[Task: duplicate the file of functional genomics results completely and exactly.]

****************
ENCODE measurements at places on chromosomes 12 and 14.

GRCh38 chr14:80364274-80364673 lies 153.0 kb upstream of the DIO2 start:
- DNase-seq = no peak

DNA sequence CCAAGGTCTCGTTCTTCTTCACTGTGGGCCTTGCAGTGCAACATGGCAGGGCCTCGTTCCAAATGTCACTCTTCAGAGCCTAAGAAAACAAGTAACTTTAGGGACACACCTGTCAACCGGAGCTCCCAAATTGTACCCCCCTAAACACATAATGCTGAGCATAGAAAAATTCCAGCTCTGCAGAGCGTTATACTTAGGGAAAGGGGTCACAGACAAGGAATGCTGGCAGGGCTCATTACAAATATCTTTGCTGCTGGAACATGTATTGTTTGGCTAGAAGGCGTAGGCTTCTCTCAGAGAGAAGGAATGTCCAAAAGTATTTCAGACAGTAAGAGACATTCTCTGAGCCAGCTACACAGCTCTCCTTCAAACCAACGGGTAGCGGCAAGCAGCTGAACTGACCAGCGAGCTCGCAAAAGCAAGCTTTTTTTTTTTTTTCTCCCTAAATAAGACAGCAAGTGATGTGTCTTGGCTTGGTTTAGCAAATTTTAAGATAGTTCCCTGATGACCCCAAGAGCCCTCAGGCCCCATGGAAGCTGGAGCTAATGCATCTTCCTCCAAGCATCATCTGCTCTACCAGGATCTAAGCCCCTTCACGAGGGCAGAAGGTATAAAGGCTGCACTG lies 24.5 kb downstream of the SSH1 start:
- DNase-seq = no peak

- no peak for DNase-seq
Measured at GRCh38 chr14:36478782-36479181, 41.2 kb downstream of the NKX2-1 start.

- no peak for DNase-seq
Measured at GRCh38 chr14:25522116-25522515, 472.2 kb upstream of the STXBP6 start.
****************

ENCODE measurements at places on chromosomes 12 and 14.

GRCh38 chr14:80364274-80364673 lies 153.0 kb upstream of the DIO2 start:
- DNase-seq = no peak

DNA sequence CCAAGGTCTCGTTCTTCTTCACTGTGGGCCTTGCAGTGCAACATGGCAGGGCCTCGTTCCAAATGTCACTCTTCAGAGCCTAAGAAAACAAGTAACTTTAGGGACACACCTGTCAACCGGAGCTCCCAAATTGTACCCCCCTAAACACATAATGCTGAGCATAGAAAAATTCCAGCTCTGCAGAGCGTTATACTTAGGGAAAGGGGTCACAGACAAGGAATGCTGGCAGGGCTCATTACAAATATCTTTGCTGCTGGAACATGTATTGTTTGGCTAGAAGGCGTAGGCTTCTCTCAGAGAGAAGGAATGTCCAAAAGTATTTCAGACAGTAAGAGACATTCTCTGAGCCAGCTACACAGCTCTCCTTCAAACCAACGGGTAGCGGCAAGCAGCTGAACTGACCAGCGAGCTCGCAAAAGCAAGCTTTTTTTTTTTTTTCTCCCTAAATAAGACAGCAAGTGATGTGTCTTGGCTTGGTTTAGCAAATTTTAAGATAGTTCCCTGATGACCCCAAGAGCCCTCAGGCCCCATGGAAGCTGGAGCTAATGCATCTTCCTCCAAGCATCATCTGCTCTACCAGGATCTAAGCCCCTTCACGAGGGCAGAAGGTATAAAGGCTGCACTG lies 24.5 kb downstream of the SSH1 start:
- DNase-seq = no peak

- no peak for DNase-seq
Measured at GRCh38 chr14:36478782-36479181, 41.2 kb downstream of the NKX2-1 start.

- no peak for DNase-seq
Measured at GRCh38 chr14:25522116-25522515, 472.2 kb upstream of the STXBP6 start.